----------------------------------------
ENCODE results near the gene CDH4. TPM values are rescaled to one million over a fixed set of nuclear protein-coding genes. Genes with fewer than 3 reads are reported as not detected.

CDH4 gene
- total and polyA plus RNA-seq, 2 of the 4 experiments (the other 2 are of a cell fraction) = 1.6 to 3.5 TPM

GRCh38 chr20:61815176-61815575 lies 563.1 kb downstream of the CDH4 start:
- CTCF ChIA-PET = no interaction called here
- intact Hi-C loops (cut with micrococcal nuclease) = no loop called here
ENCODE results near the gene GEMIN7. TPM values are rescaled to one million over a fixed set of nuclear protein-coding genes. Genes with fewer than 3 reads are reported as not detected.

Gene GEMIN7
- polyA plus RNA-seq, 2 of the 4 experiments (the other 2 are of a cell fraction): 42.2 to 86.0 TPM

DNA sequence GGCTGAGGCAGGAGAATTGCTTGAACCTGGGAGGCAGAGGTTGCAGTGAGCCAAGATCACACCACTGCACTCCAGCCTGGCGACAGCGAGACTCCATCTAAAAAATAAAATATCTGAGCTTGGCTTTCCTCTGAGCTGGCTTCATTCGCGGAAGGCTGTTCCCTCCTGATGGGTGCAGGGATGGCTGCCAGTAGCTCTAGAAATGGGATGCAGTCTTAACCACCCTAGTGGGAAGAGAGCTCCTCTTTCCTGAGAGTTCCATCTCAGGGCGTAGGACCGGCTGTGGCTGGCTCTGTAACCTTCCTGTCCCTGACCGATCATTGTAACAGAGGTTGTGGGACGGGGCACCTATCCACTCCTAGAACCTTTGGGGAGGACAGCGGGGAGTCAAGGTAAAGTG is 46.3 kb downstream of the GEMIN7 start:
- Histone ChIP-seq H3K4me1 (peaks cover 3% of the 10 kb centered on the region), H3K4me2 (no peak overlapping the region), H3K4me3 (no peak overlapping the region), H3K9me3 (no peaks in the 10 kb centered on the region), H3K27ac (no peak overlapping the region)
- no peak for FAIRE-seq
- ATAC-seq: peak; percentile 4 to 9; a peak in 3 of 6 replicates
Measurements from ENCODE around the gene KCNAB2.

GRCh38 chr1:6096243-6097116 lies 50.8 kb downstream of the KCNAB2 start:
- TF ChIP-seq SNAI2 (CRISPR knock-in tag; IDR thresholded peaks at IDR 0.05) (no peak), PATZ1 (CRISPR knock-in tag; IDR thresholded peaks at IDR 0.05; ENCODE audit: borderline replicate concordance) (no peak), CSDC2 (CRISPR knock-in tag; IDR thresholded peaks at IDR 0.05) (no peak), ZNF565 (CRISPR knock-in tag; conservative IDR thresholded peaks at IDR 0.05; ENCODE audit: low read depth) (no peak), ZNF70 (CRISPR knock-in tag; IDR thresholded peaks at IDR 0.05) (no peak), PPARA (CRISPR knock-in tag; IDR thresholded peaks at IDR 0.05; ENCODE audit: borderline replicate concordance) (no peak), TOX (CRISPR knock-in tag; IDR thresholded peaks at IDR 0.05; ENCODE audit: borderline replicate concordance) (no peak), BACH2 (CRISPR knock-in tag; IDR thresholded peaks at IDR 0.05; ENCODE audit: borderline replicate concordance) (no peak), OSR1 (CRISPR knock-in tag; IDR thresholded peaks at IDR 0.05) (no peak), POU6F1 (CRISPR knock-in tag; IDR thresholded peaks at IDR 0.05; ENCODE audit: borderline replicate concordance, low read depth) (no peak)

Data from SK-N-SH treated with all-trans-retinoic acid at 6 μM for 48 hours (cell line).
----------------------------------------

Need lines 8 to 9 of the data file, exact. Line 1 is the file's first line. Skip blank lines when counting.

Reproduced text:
Gene GEMIN7
- polyA plus RNA-seq, 2 of the 4 experiments (the other 2 are of a cell fraction): 42.2 to 86.0 TPM